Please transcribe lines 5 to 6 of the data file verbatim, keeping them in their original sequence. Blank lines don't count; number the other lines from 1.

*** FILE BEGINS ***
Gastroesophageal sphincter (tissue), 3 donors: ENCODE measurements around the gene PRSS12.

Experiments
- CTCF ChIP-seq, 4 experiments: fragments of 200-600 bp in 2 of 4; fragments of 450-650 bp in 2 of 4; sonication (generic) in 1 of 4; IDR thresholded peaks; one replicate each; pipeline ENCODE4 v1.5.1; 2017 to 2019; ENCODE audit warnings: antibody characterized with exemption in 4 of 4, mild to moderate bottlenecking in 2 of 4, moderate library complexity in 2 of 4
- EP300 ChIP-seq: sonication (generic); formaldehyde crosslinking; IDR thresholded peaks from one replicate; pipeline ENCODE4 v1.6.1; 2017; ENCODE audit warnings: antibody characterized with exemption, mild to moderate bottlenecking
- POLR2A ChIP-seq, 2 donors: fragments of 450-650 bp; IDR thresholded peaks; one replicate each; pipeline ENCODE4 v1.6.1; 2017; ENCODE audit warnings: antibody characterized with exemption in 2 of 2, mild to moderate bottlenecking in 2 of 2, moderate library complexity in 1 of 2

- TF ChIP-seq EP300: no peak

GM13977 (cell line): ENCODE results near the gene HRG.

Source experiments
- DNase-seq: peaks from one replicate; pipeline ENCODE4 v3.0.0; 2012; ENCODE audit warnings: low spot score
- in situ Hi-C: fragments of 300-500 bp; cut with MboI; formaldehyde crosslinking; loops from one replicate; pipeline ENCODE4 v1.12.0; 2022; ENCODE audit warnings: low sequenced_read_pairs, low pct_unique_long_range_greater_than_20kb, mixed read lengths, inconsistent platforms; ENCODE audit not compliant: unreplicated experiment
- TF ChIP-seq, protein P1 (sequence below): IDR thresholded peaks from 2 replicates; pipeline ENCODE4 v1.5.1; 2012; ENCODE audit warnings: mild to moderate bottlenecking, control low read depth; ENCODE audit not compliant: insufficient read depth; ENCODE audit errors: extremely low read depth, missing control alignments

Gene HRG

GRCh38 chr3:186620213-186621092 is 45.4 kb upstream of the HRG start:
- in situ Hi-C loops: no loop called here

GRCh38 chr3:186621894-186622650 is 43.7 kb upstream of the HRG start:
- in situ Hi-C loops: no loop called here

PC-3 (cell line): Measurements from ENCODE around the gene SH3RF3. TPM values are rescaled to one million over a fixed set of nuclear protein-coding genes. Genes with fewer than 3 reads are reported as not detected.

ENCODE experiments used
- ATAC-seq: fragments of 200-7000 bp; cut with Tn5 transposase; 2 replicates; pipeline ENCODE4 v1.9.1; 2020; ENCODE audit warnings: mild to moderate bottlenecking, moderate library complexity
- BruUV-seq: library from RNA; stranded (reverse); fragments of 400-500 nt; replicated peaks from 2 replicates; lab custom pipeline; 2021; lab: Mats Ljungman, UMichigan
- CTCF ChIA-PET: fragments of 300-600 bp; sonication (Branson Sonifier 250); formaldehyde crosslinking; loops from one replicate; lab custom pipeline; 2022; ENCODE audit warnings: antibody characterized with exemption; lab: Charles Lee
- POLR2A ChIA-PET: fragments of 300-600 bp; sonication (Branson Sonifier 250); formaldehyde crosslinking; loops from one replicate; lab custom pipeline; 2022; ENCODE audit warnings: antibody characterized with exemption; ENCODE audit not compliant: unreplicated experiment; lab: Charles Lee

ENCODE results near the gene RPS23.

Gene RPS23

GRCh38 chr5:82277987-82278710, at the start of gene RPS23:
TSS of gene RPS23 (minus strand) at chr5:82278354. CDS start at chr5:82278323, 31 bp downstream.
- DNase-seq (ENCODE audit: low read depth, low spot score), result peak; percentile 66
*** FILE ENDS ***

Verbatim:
- POLR2A ChIP-seq, 2 donors: fragments of 450-650 bp; IDR thresholded peaks; one replicate each; pipeline ENCODE4 v1.6.1; 2017; ENCODE audit warnings: antibody characterized with exemption in 2 of 2, mild to moderate bottlenecking in 2 of 2, moderate library complexity in 1 of 2

- TF ChIP-seq EP300: no peak